You Can Pursue Diverse Interests
One of my colleagues in India confessed she loved composing and organizing music, but would study medicine because it earned her respect. When I suggested combining both interests to engage in music therapy, she was thrilled—and decided to pursue music therapy as a separate career.
We live in a world where we can run a startup, have a day job, and work remotely at night if we want to—so why not take advantage of it? Don’t get me wrong—doing many things can be stressful, but it can also be exceptionally gratifying. If you can find the right balance, doing what helps you bring in a paycheck and also pursuing your interests will enable to you feel like you’re pursuing the career of your dreams, even if it’s a nontraditional one.
You Can Go Global
If you’re interested in working around the world, having a multitude of skills in different fields can not only help you land the job, but it can also make your overall assimilation to the country that much easier.
Across the world, different professions are respected in different ways, and you may find a skill set you have that was completely undervalued in the United States will be celebrated elsewhere. In Southeast Asia, you may find a demand for teachers, but you can also find a need for grant writers and research analysts as well, and in India there is a huge demand for voice coaches, teachers, and people with business experience. Most of these career paths intersect or build upon each other, and building on those layers is key.
My colleague in Korea, Luigina Webb, not only translates for major companies, but also works in the Korean Pop industry, and when she has time she models, too. Luigina’s interests and her degree in law make her a well-rounded and desirable candidate in many fields in Korea, which is a huge asset to her as she’s worked to settle and find work there.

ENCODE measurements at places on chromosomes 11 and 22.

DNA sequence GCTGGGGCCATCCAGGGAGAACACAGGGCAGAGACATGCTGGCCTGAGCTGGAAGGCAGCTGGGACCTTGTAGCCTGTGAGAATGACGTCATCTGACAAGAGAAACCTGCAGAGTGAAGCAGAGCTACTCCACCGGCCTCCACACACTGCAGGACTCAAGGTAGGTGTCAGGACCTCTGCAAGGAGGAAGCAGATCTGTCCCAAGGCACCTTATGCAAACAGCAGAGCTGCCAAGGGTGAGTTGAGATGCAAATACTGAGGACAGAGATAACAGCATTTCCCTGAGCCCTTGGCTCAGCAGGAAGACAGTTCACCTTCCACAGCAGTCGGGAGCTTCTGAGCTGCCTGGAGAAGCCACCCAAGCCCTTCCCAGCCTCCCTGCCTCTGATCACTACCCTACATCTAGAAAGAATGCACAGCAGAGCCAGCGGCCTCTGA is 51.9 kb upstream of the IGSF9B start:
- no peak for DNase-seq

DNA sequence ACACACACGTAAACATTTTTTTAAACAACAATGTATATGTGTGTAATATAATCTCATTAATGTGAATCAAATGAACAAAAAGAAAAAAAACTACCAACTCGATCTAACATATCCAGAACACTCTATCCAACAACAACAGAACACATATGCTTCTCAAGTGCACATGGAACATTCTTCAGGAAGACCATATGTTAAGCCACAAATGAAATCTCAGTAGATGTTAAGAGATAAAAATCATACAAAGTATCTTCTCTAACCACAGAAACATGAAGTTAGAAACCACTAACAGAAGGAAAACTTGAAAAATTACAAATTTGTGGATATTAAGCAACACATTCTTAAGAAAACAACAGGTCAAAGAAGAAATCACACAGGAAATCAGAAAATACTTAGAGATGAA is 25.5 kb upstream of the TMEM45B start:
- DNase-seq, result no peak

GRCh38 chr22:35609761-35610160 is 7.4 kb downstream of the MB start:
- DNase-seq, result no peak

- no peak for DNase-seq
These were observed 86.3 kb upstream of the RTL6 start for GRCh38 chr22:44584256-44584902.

Talk to other people in a range of fields, and you’ll find that most career paths are not linear and that each individual journey is different. This is normal—and it’s a great thing, and it opens many doors. Since that interview in Germany, I have continued to pursue and develop my different careers, and I’ve also realized and developed an even greater appreciation for how they all come together. I am not sure if I will ever fit in a one-track career—so for now, I will happily embrace the many career paths I have established, and look forward to seeing how they will evolve in the future.
Photo of woman working courtesy of Shutterstock .
TopicsCareer , Travel Mirror by Natalie Jesionka , Syndication , Career Paths , Exploring Career Paths
Natalie Jesionka has researched and reported on human rights issues around the world. She lectures on human trafficking, gender and conflict, and human rights at Rutgers University. When she is not teaching, she is traveling and offering tips on how students and professionals can get the most out of their experiences abroad. She also encourages global exploration through her work as Editor of Shatter the Looking Glass, an ethical travel magazine. Natalie is a Paul and Daisy Soros Fellow and served as a 2010 Fulbright Scholar in Thailand.More from this Author